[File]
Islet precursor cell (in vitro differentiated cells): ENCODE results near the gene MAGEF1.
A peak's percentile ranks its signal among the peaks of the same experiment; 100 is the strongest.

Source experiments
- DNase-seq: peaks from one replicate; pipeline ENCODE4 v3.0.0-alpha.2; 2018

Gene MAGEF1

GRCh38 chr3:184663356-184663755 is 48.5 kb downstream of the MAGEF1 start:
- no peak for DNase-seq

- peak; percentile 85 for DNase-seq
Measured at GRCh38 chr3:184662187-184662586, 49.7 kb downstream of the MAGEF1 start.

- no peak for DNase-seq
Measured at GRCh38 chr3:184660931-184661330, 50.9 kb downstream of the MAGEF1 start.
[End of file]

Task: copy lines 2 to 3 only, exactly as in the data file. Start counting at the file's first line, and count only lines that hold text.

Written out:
A peak's percentile ranks its signal among the peaks of the same experiment; 100 is the strongest.

Source experiments